My fear quickly transitioned into sadness. I had a brief moment to say goodbye to my parents before being wheeled out of the room. It was the first time I could recall seeing my mum & dad cry. I was asked to count down from 10 as the anesthetic was administered. I don’t think I made it past 7 before it was lights out.

When my eyes reopened, I was immediately hit with a wave of raw, intense pain. I was warned that the surgery would be invasive, but this was beyond anything I could have anticipated. I felt like my abdomen had literally been ripped open. The epidural they gave me provided next to no relief. I wanted to scream but I was too weak.

Out of the corner of my eye I spotted the silhouette of a blonde woman approaching. As she came closer I realised it was my mum. I had never been happier to see her. She was smiling, I took that as a good sign. Mum leaned in and whispered “you’re going to be fine, and by the way your uterus is perfect”.

I began to cry tears of relief, before passing out again. Surgeons had managed to remove the tumour in its entirety, without performing a hysterectomy. They told me that I was one of the lucky ones. For the time being I wouldn’t need any further treatment.

It was the best possible outcome, however I was too traumatised to fully appreciate it. The operation had taken its toll on my body. I quickly discovered just how much I relied on my stomach muscles for basic movement. I couldn’t walk, wash myself or even sit up. I pretty much reverted back to infancy, depending on my mum for everything. Luckily, she stepped up in ways I could never have imagined.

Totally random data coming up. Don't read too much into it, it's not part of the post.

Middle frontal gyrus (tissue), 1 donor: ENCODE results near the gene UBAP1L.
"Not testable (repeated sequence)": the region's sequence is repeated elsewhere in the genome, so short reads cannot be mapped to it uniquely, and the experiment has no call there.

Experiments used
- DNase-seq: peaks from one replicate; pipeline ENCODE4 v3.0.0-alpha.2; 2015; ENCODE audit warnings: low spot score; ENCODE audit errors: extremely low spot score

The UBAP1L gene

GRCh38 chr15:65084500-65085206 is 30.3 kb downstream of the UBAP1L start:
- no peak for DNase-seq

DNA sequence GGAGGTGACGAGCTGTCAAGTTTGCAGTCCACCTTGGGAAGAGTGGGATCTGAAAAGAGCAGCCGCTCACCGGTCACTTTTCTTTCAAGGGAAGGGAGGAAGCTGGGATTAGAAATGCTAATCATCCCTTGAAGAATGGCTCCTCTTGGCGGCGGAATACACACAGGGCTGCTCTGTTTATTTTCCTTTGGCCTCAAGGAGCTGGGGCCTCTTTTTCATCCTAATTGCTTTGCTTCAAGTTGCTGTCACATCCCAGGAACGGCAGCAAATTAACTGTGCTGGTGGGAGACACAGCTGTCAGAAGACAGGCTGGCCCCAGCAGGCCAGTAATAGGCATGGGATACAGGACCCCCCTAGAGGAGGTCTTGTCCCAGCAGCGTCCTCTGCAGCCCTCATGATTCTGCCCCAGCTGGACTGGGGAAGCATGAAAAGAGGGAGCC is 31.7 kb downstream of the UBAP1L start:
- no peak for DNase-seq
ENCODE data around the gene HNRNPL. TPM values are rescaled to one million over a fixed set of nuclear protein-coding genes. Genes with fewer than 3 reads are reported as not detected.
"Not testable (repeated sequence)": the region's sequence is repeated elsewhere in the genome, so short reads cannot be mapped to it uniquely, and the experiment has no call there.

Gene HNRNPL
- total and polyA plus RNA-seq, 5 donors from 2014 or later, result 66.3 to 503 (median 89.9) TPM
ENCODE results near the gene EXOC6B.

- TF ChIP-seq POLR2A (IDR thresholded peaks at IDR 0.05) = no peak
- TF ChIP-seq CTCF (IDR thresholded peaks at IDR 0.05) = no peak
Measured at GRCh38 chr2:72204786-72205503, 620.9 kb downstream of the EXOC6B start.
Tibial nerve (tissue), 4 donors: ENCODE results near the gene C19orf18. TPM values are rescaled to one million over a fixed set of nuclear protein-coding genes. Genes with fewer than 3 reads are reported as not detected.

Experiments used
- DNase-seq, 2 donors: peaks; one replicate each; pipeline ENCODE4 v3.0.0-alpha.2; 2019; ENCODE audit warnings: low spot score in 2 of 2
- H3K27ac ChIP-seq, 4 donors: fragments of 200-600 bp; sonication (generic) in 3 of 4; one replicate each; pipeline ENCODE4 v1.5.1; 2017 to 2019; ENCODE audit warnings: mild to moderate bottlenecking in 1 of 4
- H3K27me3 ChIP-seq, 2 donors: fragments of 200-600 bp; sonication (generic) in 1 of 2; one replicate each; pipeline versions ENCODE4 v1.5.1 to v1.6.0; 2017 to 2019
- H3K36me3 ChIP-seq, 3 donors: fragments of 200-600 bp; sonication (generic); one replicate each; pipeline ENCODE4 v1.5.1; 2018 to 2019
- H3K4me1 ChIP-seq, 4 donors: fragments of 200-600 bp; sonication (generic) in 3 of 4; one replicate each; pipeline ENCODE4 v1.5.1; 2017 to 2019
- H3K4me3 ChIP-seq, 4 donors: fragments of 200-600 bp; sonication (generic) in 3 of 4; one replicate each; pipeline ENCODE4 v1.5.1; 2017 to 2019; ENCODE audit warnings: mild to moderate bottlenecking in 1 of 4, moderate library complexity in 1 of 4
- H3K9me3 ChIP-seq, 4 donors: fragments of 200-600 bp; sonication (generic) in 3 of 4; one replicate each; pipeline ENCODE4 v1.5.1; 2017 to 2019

Despite being cancer-free, I still spent the next few years constantly in and out of hospital. Doctors kept a close eye on my condition, looking for any signs of a re-occurrence. I couldn’t help but feel like I was living on borrowed time. I was convinced the cancer was going to come back and finish what it started. I was also dealing with a serious bout of survivor guilt.

It’s been 20 years since my operation. The huge cancer cloud that once hovered over me has since dissolved. My mortality is no longer at the forefront of my everyday concerns. The significance of this anniversary has incited some seriously overdue reflection. I admit that I don’t always give my second chance at life the respect it deserves.

My story could have ended at 16. If my mum hadn’t been so observant, and insisted I see a doctor, I wouldn’t be here today. Ovarian cancer is considered a silent killer. By the time you notice any symptoms it’s usually too late. Thankfully doctors acted swiftly, giving me the chance to grow up and experience adulthood.

If I’m fortunate enough to have another 20 years on this earth, I don’t want to spend them being complacent. Revisiting my brush with cancer has reminded me of how lucky I am.

There are people out there desperately fighting to hold on to something that I take for granted.

"You don't have to find out you're dying to start living". (Sobiech, 2013)

The author, Fiona Cooney
The author, Fiona Cooney

- Fiona Cooney is a journalism graduate with a passion for writing human interest pieces.

Fiona's submission is part of a digital initiative on irishexaminer.com called Personal Insights.
As part of the Personal Insights initiative we are asking readers, creative writing groups and writing enthusiasts in general to share personal essays chronicling an experience which has impacted their lives and any learnings from that life experience they would like to share with a wider audience.